14 Sep 2018

Principals fear for future of flagship education policy

11:34 am on 14 September 2018

Growing pressure on education spending is raising expectations the government will bankroll its education plans by trimming some of the $150 million-a-year set aside for one of the previous government's flagship policies, the Communities of Learning.

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School principals expect the government will reduce spending on the Communities of Learning scheme. Photo: RNZ / Richard Tindiller

School principals have told RNZ they expect the government will reduce spending on the scheme, which pays expert teachers and principals more to lead work in groups of schools.

The government has said it won't make a decision on the initiative until it has finished reviewing the Tomorrow's Schools system of school management and governance.

The principal leading the Mid-Bays Community of Learning in north Auckland, Ken Ward, said schools were worried about the future of the scheme.

"There is some nervousness because like everything we do in education when we're given these initiatives and projects we work really hard to make them work. So our worry is the communities of learning will go," he said.

Mr Ward said schools could try and maintain the closer relationships they had built through the communities of learning but that would be difficult without the funding that supported the scheme.

In Rotorua, secondary school principal Patrick Walsh recently stepped down after two years leading a community of learning for Catholic schools in the area.

He said the scheme was good, but it needed changes including reducing the sums paid to the teachers and principals appointed to lead the groups.

"The premise was that status and money was going to drive people to be part of communities of learning, and talking to other teachers and principals they would prefer that resource actually to be put into professional development and resources for students rather than paying project leaders and across-school-coordinators a whole truckload of money," he said.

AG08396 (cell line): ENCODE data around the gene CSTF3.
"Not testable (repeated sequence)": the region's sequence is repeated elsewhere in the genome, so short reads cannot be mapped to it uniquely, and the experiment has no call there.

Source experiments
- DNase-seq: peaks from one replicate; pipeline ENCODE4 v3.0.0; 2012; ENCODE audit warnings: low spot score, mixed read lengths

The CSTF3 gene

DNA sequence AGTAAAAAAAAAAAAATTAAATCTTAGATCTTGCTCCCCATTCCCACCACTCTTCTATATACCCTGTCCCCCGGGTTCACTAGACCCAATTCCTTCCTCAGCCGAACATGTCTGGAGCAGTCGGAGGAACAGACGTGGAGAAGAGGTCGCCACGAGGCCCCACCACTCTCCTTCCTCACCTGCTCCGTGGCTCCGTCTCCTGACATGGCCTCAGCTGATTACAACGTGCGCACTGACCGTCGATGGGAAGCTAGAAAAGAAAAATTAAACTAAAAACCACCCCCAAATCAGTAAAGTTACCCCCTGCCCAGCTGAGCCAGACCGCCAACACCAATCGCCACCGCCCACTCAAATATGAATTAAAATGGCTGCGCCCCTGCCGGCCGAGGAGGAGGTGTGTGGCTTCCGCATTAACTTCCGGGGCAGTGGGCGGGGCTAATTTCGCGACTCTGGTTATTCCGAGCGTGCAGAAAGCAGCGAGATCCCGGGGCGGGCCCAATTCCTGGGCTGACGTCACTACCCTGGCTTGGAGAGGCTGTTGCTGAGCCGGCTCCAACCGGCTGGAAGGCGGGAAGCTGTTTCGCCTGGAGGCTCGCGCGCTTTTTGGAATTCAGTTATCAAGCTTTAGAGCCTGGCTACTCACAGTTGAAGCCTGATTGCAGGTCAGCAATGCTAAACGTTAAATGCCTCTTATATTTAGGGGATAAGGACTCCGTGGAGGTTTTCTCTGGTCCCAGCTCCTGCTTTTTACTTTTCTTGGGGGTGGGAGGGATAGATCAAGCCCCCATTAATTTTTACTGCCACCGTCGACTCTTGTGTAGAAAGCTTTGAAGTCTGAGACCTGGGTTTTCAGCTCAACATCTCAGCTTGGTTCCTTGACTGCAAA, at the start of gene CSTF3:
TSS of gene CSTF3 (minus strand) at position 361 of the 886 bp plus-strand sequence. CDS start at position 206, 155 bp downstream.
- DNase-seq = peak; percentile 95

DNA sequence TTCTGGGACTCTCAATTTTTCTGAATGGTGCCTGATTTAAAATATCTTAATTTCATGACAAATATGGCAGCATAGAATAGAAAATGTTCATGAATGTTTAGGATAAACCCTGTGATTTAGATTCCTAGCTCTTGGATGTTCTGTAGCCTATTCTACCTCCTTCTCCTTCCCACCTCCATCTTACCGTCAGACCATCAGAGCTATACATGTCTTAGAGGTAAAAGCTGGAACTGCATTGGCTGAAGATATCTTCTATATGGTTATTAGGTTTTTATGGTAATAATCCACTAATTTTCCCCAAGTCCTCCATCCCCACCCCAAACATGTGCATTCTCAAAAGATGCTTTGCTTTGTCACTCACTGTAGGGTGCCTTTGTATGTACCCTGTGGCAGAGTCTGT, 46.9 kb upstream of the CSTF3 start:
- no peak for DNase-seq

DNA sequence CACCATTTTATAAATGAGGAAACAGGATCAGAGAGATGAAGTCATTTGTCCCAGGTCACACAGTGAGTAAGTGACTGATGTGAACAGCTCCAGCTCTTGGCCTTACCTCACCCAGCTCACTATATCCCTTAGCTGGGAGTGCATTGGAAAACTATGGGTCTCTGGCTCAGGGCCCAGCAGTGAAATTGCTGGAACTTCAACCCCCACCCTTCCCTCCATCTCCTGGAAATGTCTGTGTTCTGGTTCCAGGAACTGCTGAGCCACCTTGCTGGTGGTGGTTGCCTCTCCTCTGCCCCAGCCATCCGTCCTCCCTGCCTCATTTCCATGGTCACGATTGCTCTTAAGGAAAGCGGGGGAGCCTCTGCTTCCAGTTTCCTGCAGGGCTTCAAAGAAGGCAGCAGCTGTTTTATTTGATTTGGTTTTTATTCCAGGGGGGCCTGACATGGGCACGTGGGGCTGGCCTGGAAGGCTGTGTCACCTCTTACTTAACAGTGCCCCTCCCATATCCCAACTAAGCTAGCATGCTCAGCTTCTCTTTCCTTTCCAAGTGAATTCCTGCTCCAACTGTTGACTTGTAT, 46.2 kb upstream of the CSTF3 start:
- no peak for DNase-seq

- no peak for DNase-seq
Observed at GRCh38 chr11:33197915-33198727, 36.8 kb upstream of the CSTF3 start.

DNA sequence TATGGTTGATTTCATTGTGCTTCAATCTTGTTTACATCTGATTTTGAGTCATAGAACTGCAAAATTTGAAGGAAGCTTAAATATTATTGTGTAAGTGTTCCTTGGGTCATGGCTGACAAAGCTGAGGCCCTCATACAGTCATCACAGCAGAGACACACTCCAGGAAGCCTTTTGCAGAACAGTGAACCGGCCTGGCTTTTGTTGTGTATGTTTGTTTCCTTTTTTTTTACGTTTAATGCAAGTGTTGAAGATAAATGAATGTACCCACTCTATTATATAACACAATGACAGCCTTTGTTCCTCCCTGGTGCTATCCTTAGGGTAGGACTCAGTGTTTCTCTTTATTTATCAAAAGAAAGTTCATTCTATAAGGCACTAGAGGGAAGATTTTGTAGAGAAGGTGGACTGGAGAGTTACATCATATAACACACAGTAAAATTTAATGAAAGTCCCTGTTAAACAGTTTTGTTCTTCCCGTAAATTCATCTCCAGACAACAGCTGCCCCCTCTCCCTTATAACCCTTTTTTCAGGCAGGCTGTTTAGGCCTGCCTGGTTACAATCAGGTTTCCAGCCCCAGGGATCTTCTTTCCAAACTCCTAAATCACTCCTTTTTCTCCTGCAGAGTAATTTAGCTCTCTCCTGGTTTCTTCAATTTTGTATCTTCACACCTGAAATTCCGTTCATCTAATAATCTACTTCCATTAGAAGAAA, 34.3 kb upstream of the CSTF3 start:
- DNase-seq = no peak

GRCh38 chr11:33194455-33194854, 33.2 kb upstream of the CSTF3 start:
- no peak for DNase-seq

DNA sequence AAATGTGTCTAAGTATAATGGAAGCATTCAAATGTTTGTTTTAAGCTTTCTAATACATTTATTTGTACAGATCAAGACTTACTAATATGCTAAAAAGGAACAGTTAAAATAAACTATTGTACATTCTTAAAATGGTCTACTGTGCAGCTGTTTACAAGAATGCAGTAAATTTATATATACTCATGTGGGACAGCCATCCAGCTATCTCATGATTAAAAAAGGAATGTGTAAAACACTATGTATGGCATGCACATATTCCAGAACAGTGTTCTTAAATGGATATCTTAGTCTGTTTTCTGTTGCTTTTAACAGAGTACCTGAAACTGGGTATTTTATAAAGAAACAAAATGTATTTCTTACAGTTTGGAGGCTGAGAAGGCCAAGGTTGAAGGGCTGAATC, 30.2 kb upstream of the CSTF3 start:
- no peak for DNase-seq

Mr Walsh said schools would appreciate a clear signal from the government about the future of the scheme.

The leader of another Rotorua community of learning, Lorraine Taylor, said she too wanted to retain the scheme, but with less money for the lead roles.

"At a time when we are asking for a pay rise I think teachers would unanimously say hey we need to put some of that resourcing back in to be able to release teachers to attend professional development sessions and to work on new concepts and new programmes that would support student learning, and putting all that money into salaries is a problem really," she said.

In Renwick near Blenheim, the head of one of the first communities of learning, Simon Heath, said the extra pay for lead teachers and principals should not be changed.

It recognised the extra work required of those roles and it would be a mistake to redirect that money elsewhere, he said.

"These teachers are being expected to pick up a workload, an extra workload, because of the expertise they have," he said.

Mr Heath said schools were worried the government would try to trim money from the scheme and that would be a bad idea given because the scheme was working well in his area.

"It's lifted teacher capability and we have evidence of that, it's shifted teacher pedagogy and practice and we have evidence of that and it's changed the way we lead our schools," he said.

"It's been a game-changer for us and so I think anything from the current government that's going to take away those key changes for us we would see as negative."

National Party education spokesperson Nikki Kaye said the government appeared to be preparing to cut funding for "expert partners" that provided advice and guidance for communities of learning.

She said the organisations were being given one-year contracts for 2019 and it was not clear what would happen in 2020 and beyond.

"That means schools don't get this long-term certainty to build their community of learning so they need to know what's happening," she said.

The government needed to be transparent and tell schools if it was planning to change the scheme, she said.

But Education Minister Chris Hipkins said the government had not yet made any decisions around funding for Kahui Ako.

"We are waiting for the outcome of the Tomorrow School's Review to determine what impact it might have," he said.

However, Mr Hipkins indicated some change is likely.

"This government supports collaboration between schools, early childhood services and other parts of the education system. We don't, however, want to see the collaboration focus on a very narrow range of measures, which is one of the criticisms by the profession about Kahui Ako/CoLs."